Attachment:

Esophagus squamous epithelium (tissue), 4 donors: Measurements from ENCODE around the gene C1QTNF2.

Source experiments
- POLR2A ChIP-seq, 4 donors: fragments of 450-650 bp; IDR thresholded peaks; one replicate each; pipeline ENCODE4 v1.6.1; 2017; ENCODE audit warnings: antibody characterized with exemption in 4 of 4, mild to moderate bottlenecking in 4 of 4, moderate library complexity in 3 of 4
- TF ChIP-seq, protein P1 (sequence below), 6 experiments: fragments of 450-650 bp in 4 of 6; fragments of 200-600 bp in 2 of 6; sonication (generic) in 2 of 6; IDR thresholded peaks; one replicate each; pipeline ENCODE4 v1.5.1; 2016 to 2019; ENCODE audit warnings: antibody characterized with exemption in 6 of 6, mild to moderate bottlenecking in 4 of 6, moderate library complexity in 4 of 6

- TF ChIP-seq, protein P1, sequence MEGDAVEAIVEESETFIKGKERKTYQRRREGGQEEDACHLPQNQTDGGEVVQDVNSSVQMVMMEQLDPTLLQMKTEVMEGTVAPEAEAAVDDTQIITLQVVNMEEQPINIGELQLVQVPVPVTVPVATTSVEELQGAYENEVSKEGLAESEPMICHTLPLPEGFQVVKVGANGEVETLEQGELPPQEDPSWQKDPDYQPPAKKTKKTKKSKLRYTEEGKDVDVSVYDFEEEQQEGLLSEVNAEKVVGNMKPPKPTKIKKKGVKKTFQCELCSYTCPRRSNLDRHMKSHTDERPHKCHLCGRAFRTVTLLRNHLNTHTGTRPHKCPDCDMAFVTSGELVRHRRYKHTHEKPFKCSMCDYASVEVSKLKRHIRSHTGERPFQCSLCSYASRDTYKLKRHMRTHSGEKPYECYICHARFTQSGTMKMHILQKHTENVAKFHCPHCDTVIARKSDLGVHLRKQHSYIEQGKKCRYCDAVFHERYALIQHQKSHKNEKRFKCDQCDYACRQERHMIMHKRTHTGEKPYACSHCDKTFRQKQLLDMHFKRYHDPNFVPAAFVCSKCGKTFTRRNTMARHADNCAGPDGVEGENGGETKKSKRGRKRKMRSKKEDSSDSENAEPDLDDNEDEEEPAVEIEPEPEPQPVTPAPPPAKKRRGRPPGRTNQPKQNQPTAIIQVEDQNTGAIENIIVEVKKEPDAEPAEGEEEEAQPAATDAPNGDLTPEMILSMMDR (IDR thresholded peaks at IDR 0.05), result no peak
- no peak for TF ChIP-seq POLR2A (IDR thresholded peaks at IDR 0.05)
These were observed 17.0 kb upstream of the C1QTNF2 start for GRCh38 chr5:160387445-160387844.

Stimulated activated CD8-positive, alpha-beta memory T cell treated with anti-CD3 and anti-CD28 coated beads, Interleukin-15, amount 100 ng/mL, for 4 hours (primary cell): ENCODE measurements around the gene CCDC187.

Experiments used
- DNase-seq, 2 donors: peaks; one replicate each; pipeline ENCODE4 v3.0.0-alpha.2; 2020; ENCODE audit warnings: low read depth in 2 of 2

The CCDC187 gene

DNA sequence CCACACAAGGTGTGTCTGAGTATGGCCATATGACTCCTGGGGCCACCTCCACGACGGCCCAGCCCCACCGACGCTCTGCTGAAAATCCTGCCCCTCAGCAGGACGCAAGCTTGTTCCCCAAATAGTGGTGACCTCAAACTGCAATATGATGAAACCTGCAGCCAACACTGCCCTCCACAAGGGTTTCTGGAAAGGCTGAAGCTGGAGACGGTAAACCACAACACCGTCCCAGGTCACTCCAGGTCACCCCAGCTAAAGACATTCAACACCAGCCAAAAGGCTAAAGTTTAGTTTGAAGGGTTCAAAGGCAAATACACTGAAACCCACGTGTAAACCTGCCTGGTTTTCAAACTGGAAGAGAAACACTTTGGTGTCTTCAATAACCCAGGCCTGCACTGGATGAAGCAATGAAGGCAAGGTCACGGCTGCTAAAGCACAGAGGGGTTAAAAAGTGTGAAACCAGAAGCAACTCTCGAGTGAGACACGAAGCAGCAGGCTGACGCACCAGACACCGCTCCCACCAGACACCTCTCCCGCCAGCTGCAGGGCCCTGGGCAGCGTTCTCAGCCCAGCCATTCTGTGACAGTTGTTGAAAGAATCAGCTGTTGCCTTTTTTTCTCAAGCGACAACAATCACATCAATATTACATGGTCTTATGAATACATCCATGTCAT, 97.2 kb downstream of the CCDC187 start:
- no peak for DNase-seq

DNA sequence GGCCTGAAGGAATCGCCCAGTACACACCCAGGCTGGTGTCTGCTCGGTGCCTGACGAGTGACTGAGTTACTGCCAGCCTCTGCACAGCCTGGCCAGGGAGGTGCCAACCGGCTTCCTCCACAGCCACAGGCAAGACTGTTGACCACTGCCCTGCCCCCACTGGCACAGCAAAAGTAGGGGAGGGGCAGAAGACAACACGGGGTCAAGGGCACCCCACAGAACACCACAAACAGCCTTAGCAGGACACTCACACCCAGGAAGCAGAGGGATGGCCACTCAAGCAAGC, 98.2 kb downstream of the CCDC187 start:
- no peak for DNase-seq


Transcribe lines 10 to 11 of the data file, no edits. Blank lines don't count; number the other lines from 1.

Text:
- DNase-seq, 2 donors: peaks; one replicate each; pipeline ENCODE4 v3.0.0-alpha.2; 2020; ENCODE audit warnings: low read depth in 2 of 2

The CCDC187 gene